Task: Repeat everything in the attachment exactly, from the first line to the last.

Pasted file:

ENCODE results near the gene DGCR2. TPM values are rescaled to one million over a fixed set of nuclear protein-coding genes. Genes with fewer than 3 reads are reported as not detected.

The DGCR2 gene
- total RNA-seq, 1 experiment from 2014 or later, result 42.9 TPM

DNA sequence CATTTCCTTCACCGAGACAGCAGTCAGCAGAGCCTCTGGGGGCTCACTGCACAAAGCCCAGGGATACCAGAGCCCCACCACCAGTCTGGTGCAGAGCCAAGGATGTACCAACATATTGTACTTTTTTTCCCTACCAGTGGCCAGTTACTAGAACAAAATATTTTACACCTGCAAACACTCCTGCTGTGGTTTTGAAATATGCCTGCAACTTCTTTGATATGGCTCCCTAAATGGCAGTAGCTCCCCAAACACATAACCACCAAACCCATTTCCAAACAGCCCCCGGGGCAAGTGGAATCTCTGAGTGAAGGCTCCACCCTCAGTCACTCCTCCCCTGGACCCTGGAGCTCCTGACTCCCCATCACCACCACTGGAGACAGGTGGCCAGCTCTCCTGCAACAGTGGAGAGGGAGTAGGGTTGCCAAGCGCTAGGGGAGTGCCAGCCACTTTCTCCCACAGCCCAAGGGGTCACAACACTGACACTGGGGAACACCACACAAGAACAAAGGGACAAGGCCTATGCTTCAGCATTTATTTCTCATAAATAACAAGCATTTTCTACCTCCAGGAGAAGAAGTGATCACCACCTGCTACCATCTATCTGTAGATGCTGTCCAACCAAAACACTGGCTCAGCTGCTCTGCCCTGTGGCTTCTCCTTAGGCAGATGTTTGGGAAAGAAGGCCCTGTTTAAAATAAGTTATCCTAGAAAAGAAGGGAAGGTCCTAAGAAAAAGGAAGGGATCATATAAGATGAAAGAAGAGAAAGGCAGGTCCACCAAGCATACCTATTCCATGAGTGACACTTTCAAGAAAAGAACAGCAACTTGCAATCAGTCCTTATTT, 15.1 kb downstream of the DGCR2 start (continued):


ENCODE results near the gene DGCR2. TPM values are rescaled to one million over a fixed set of nuclear protein-coding genes. Genes with fewer than 3 reads are reported as not detected.

The DGCR2 gene
- total RNA-seq, 1 experiment from 2014 or later, result 42.9 TPM

DNA sequence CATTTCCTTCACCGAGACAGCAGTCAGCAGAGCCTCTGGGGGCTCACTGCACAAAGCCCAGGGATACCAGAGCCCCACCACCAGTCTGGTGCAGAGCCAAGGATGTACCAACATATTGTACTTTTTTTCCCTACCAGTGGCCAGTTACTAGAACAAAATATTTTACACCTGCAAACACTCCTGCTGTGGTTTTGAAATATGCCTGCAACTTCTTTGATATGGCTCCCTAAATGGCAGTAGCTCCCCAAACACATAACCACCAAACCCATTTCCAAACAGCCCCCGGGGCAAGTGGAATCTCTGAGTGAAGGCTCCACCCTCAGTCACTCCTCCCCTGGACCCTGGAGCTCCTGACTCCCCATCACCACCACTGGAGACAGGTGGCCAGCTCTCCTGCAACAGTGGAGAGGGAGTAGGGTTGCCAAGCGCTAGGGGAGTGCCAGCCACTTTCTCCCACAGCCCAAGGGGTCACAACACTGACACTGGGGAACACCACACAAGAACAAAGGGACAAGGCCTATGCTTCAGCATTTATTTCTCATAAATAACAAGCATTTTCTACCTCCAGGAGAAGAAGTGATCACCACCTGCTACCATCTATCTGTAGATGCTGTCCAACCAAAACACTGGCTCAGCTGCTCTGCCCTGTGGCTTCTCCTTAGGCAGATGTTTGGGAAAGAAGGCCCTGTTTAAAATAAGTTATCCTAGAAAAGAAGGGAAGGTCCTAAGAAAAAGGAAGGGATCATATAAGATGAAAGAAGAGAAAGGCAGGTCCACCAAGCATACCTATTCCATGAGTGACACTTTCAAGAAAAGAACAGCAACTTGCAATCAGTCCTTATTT, 15.1 kb downstream of the DGCR2 start (continued):